Oral Anticoagulants vs Aspirin in Nonvalvular Atrial Fibrillation: An Individual Patient Meta-analysis | Anticoagulation | JAMA | JAMA Network
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Clinical Cardiology
November 20, 2002

Oral Anticoagulants vs Aspirin in Nonvalvular Atrial Fibrillation: An Individual Patient Meta-analysis

Author Affiliations

Author Affiliations: Clinical Epidemiology Unit, Ottawa Health Research Institute (Dr van Walraven); Institute for Clinical Evaluative Sciences (Drs van Walraven and Laupacis); Canadian Institutes for Health Research (Dr Laupacis), Ottawa, Ontario; Department of Medicine, University of Texas, San Antonio (Dr Hart); Clinical Epidemiology Unit, General Medicine Division, Massachusetts General Hospital, Boston (Drs Singer and Chang); McMaster University, Hamilton, Ontario (Dr Connolly); Hvidovre University Hospital, Copenhagen, Denmark (Dr Petersen); Department of Neurology, Erasmus MC, Rotterdam (Dr Koudstaal) and University of Maastricht, Maastricht (Dr Hellemons), the Netherlands. Dr van Walraven is an Ontario Ministry of Health Career Scientist.

 

Clinical Cardiology Section Editor: Michael S. Lauer, MD, Contributing Editor.

JAMA. 2002;288(19):2441-2448. doi:10.1001/jama.288.19.2441
Abstract

Context Patients with nonvalvular atrial fibrillation (AF) have an increased risk of stroke and other vascular events.

Objective To compare the risk of vascular and bleeding events in patients with nonvalvular AF treated with vitamin K –inhibiting oral anticoagulants or acetylsalicylic acid (aspirin).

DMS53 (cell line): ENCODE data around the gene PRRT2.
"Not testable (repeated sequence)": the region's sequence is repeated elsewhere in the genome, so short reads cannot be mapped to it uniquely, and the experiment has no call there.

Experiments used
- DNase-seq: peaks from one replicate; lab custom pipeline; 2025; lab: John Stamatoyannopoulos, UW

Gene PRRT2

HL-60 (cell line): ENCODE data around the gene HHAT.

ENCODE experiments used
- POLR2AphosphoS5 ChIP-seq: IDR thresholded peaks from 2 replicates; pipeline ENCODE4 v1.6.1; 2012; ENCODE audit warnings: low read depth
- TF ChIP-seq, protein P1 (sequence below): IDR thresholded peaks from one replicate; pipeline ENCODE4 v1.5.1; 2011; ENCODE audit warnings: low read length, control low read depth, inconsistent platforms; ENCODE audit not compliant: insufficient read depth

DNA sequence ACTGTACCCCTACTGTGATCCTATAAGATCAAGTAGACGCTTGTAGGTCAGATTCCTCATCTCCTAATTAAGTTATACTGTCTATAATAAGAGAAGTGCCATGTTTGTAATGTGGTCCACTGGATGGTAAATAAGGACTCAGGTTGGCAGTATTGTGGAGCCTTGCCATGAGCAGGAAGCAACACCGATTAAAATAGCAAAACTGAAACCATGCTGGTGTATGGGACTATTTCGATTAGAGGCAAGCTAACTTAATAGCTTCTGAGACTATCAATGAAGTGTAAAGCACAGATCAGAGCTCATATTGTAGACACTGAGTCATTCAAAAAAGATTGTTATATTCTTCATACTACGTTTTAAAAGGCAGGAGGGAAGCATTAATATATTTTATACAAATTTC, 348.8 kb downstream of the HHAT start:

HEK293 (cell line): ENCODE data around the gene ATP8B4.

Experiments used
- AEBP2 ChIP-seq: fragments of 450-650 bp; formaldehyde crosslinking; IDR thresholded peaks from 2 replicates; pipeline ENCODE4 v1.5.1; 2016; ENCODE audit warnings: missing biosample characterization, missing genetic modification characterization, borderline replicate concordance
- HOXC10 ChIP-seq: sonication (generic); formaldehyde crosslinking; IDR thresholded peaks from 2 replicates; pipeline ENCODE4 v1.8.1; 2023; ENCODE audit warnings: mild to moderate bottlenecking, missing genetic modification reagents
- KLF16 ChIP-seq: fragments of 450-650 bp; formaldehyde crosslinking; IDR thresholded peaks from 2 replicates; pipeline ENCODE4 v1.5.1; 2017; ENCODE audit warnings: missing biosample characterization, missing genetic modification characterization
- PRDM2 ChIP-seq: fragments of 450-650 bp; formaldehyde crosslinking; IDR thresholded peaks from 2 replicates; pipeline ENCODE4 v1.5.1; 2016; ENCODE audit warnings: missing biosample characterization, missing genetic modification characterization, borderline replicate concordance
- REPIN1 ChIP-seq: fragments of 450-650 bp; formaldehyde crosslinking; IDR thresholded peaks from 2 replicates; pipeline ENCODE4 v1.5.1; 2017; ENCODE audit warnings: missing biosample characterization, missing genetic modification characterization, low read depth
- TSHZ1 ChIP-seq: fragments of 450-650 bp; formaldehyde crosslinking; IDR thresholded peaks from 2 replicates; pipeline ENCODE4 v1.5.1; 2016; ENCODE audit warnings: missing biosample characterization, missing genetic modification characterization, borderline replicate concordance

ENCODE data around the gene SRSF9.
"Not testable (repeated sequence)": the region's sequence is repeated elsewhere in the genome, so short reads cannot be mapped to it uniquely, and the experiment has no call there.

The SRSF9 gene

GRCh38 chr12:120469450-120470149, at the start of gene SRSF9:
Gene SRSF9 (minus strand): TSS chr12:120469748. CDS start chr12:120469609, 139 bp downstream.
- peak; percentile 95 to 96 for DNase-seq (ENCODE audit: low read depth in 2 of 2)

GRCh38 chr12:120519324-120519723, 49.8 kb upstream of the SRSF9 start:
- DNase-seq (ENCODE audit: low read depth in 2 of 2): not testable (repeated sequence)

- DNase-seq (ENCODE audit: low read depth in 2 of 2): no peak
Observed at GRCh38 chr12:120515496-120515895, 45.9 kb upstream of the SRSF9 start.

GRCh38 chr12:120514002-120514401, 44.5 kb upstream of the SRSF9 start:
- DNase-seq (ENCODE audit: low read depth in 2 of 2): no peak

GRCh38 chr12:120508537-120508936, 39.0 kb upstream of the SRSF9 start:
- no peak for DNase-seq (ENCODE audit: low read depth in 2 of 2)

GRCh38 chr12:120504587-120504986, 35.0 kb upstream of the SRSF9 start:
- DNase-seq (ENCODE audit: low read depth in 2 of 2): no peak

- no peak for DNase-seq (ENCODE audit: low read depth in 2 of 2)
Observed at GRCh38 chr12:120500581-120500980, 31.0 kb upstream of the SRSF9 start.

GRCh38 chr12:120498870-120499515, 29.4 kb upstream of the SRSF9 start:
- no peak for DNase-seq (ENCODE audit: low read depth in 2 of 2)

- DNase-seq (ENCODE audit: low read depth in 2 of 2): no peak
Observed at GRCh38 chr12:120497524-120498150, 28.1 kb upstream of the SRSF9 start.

Design Pooled analysis of patient-level data from 6 published, randomized clinical trials.

Patients A total of 4052 patients with AF randomly assigned to receive therapeutic doses of oral anticoagulant or aspirin with or without low-dose oral anticoagulants.

Main Outcome Measures Ischemic and hemorrhagic stroke, other cardiovascular events, all-cause death, and major bleeding events. Person-year incidence rates were calculated to provide crude comparisons. Relative efficacy was assessed using proportional hazards modeling stratified by study. The variation of the oral anticoagulant's relative effect by pertinent patient factors was explored with interaction terms. All analyses were conducted using the intention-to-treat principle.

Results Patients receiving oral anticoagulant and aspirin were balanced for important prognostic factors. There was no significant heterogeneity between trials in the relative efficacy of oral anticoagulant vs aspirin for any outcome. Patients receiving oral anticoagulant were significantly less likely to experience any stroke (2.4 vs 4.5 events per 100 patient-years; hazard ratio [HR], 0.55; 95% confidence interval [CI], 0.43-0.71), ischemic stroke (HR, 0.48; 95% CI, 0.37-0.63), or cardiovascular events (HR, 0.71; 95% CI, 0.59-0.85) but were more likely to experience major bleeding (2.2 vs 1.3 events per 100 patient-years; HR, 1.71; 95% CI, 1.21-2.41). The reduction in ischemic stroke risk was similar in patients with paroxysmal AF (1.5 vs 4.7 events per 100 patient-years; HR, 0.32; 95% CI, 0.16-0.61; P<.001). Treating 1000 patients with AF for 1 year with oral anticoagulant rather than aspirin would prevent 23 ischemic strokes while causing 9 additional major bleeds. Overall all-cause survival did not differ but appeared to improve for oral anticoagulant patients 3 years after therapy was started.

Conclusions Compared with aspirin, oral anticoagulant significantly decreases the risk of all strokes, ischemic strokes, and cardiovascular events for patients with nonvalvular chronic or paroxysmal AF but modestly increases the absolute risk of major bleeding. The balance of benefits and risks varies by patient subgroup.

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